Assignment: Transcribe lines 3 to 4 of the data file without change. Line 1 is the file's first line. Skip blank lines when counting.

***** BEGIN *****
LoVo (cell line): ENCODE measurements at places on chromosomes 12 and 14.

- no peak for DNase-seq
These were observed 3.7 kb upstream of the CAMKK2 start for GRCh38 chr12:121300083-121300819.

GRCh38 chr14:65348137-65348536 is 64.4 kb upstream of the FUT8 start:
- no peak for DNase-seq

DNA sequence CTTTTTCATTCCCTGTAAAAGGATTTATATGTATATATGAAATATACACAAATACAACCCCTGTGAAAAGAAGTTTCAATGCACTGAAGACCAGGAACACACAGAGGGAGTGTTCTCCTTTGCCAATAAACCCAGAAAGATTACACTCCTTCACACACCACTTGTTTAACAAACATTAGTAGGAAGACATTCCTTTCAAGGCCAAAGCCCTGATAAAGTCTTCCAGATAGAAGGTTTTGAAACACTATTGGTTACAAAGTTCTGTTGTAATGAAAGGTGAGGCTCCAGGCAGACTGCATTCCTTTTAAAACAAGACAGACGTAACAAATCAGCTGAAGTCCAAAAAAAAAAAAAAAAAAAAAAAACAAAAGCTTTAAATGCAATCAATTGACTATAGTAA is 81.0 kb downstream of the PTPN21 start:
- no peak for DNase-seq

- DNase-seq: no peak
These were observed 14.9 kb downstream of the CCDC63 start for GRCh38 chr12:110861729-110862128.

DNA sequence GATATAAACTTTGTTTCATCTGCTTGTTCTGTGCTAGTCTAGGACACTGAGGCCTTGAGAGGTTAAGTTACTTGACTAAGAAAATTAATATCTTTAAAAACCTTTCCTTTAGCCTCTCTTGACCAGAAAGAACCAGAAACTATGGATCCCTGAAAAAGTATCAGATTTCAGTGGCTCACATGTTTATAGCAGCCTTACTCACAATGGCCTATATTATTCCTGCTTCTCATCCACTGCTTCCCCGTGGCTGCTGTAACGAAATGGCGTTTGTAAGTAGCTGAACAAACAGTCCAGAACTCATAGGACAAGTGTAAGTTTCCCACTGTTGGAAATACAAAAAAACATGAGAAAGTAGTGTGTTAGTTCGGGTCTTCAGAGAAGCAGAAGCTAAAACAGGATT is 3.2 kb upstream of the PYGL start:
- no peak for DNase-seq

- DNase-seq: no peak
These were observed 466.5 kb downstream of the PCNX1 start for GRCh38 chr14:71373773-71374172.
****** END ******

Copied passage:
These were observed 3.7 kb upstream of the CAMKK2 start for GRCh38 chr12:121300083-121300819.

GRCh38 chr14:65348137-65348536 is 64.4 kb upstream of the FUT8 start: